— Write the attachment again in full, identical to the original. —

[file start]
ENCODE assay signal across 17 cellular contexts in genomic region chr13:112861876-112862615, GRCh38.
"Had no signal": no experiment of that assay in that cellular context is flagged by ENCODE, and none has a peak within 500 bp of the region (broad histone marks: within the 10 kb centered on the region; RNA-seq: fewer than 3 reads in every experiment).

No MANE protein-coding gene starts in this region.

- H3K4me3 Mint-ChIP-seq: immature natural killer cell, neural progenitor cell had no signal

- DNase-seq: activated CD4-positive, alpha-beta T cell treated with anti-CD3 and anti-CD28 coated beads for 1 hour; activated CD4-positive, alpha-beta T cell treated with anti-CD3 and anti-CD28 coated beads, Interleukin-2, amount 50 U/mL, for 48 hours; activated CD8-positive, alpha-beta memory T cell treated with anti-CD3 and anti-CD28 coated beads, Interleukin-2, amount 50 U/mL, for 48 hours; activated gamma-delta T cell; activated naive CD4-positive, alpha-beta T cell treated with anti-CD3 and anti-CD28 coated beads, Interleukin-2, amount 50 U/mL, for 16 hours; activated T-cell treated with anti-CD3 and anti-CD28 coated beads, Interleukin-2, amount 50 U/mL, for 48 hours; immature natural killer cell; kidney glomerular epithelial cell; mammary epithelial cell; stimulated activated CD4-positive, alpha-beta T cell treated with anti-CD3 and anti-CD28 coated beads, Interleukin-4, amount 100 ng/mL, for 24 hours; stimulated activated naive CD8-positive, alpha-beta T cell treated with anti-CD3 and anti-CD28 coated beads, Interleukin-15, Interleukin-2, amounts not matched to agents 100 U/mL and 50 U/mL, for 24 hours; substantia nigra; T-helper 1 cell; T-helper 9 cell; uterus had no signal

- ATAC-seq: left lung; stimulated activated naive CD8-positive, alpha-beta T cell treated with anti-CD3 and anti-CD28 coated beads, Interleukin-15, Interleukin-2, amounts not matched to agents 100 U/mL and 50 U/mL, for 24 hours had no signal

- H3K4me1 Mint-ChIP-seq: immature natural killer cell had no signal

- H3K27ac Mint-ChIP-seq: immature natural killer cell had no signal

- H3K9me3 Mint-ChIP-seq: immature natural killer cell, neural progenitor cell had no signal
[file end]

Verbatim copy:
ENCODE assay signal across 17 cellular contexts in genomic region chr13:112861876-112862615, GRCh38.
"Had no signal": no experiment of that assay in that cellular context is flagged by ENCODE, and none has a peak within 500 bp of the region (broad histone marks: within the 10 kb centered on the region; RNA-seq: fewer than 3 reads in every experiment).

No MANE protein-coding gene starts in this region.

- H3K4me3 Mint-ChIP-seq: immature natural killer cell, neural progenitor cell had no signal

- DNase-seq: activated CD4-positive, alpha-beta T cell treated with anti-CD3 and anti-CD28 coated beads for 1 hour; activated CD4-positive, alpha-beta T cell treated with anti-CD3 and anti-CD28 coated beads, Interleukin-2, amount 50 U/mL, for 48 hours; activated CD8-positive, alpha-beta memory T cell treated with anti-CD3 and anti-CD28 coated beads, Interleukin-2, amount 50 U/mL, for 48 hours; activated gamma-delta T cell; activated naive CD4-positive, alpha-beta T cell treated with anti-CD3 and anti-CD28 coated beads, Interleukin-2, amount 50 U/mL, for 16 hours; activated T-cell treated with anti-CD3 and anti-CD28 coated beads, Interleukin-2, amount 50 U/mL, for 48 hours; immature natural killer cell; kidney glomerular epithelial cell; mammary epithelial cell; stimulated activated CD4-positive, alpha-beta T cell treated with anti-CD3 and anti-CD28 coated beads, Interleukin-4, amount 100 ng/mL, for 24 hours; stimulated activated naive CD8-positive, alpha-beta T cell treated with anti-CD3 and anti-CD28 coated beads, Interleukin-15, Interleukin-2, amounts not matched to agents 100 U/mL and 50 U/mL, for 24 hours; substantia nigra; T-helper 1 cell; T-helper 9 cell; uterus had no signal

- ATAC-seq: left lung; stimulated activated naive CD8-positive, alpha-beta T cell treated with anti-CD3 and anti-CD28 coated beads, Interleukin-15, Interleukin-2, amounts not matched to agents 100 U/mL and 50 U/mL, for 24 hours had no signal

- H3K4me1 Mint-ChIP-seq: immature natural killer cell had no signal

- H3K27ac Mint-ChIP-seq: immature natural killer cell had no signal

- H3K9me3 Mint-ChIP-seq: immature natural killer cell, neural progenitor cell had no signal